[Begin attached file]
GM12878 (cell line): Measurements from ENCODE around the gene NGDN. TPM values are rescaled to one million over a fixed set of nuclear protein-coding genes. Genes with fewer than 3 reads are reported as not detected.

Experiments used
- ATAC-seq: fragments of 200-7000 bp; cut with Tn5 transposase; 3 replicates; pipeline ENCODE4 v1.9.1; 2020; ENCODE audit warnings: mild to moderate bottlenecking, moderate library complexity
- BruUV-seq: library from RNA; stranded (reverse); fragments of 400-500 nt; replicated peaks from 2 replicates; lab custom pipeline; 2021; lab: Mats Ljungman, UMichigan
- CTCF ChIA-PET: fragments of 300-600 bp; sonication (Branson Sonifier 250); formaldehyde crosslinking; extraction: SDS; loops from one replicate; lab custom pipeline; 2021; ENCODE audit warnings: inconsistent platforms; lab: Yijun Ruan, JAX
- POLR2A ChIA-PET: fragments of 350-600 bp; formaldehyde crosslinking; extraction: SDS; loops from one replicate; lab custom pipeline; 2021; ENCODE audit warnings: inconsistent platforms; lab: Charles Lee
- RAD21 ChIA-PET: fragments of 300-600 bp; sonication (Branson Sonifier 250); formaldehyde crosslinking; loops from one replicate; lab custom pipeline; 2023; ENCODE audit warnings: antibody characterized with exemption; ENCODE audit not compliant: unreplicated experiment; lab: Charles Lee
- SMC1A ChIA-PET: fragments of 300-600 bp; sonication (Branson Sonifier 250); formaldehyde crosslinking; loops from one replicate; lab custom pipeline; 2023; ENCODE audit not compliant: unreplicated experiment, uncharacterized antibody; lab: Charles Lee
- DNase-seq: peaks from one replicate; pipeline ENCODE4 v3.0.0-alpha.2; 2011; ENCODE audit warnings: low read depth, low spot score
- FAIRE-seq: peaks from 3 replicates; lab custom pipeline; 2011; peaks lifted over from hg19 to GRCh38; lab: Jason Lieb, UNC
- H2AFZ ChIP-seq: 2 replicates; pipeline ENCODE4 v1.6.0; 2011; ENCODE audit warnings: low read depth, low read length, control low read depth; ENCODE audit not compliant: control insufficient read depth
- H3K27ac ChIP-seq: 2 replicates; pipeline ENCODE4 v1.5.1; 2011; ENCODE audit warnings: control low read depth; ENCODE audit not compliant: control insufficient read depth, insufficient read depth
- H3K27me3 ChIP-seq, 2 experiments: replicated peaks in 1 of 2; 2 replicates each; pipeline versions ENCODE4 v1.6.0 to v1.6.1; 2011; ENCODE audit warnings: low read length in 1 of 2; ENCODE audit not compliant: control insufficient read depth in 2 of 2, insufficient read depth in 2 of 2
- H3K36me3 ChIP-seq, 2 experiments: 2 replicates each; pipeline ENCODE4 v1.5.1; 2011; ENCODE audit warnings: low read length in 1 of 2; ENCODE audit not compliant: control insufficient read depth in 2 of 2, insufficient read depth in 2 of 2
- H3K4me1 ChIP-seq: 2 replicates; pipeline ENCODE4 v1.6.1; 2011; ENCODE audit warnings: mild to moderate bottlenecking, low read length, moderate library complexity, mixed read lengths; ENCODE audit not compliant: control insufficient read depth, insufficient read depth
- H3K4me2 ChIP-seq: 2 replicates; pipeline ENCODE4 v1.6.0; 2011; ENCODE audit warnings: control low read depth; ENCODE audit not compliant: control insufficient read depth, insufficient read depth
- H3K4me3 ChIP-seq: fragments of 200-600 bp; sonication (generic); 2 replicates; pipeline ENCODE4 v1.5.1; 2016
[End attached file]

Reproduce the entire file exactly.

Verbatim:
GM12878 (cell line): Measurements from ENCODE around the gene NGDN. TPM values are rescaled to one million over a fixed set of nuclear protein-coding genes. Genes with fewer than 3 reads are reported as not detected.

Experiments used
- ATAC-seq: fragments of 200-7000 bp; cut with Tn5 transposase; 3 replicates; pipeline ENCODE4 v1.9.1; 2020; ENCODE audit warnings: mild to moderate bottlenecking, moderate library complexity
- BruUV-seq: library from RNA; stranded (reverse); fragments of 400-500 nt; replicated peaks from 2 replicates; lab custom pipeline; 2021; lab: Mats Ljungman, UMichigan
- CTCF ChIA-PET: fragments of 300-600 bp; sonication (Branson Sonifier 250); formaldehyde crosslinking; extraction: SDS; loops from one replicate; lab custom pipeline; 2021; ENCODE audit warnings: inconsistent platforms; lab: Yijun Ruan, JAX
- POLR2A ChIA-PET: fragments of 350-600 bp; formaldehyde crosslinking; extraction: SDS; loops from one replicate; lab custom pipeline; 2021; ENCODE audit warnings: inconsistent platforms; lab: Charles Lee
- RAD21 ChIA-PET: fragments of 300-600 bp; sonication (Branson Sonifier 250); formaldehyde crosslinking; loops from one replicate; lab custom pipeline; 2023; ENCODE audit warnings: antibody characterized with exemption; ENCODE audit not compliant: unreplicated experiment; lab: Charles Lee
- SMC1A ChIA-PET: fragments of 300-600 bp; sonication (Branson Sonifier 250); formaldehyde crosslinking; loops from one replicate; lab custom pipeline; 2023; ENCODE audit not compliant: unreplicated experiment, uncharacterized antibody; lab: Charles Lee
- DNase-seq: peaks from one replicate; pipeline ENCODE4 v3.0.0-alpha.2; 2011; ENCODE audit warnings: low read depth, low spot score
- FAIRE-seq: peaks from 3 replicates; lab custom pipeline; 2011; peaks lifted over from hg19 to GRCh38; lab: Jason Lieb, UNC
- H2AFZ ChIP-seq: 2 replicates; pipeline ENCODE4 v1.6.0; 2011; ENCODE audit warnings: low read depth, low read length, control low read depth; ENCODE audit not compliant: control insufficient read depth
- H3K27ac ChIP-seq: 2 replicates; pipeline ENCODE4 v1.5.1; 2011; ENCODE audit warnings: control low read depth; ENCODE audit not compliant: control insufficient read depth, insufficient read depth
- H3K27me3 ChIP-seq, 2 experiments: replicated peaks in 1 of 2; 2 replicates each; pipeline versions ENCODE4 v1.6.0 to v1.6.1; 2011; ENCODE audit warnings: low read length in 1 of 2; ENCODE audit not compliant: control insufficient read depth in 2 of 2, insufficient read depth in 2 of 2
- H3K36me3 ChIP-seq, 2 experiments: 2 replicates each; pipeline ENCODE4 v1.5.1; 2011; ENCODE audit warnings: low read length in 1 of 2; ENCODE audit not compliant: control insufficient read depth in 2 of 2, insufficient read depth in 2 of 2
- H3K4me1 ChIP-seq: 2 replicates; pipeline ENCODE4 v1.6.1; 2011; ENCODE audit warnings: mild to moderate bottlenecking, low read length, moderate library complexity, mixed read lengths; ENCODE audit not compliant: control insufficient read depth, insufficient read depth
- H3K4me2 ChIP-seq: 2 replicates; pipeline ENCODE4 v1.6.0; 2011; ENCODE audit warnings: control low read depth; ENCODE audit not compliant: control insufficient read depth, insufficient read depth
- H3K4me3 ChIP-seq: fragments of 200-600 bp; sonication (generic); 2 replicates; pipeline ENCODE4 v1.5.1; 2016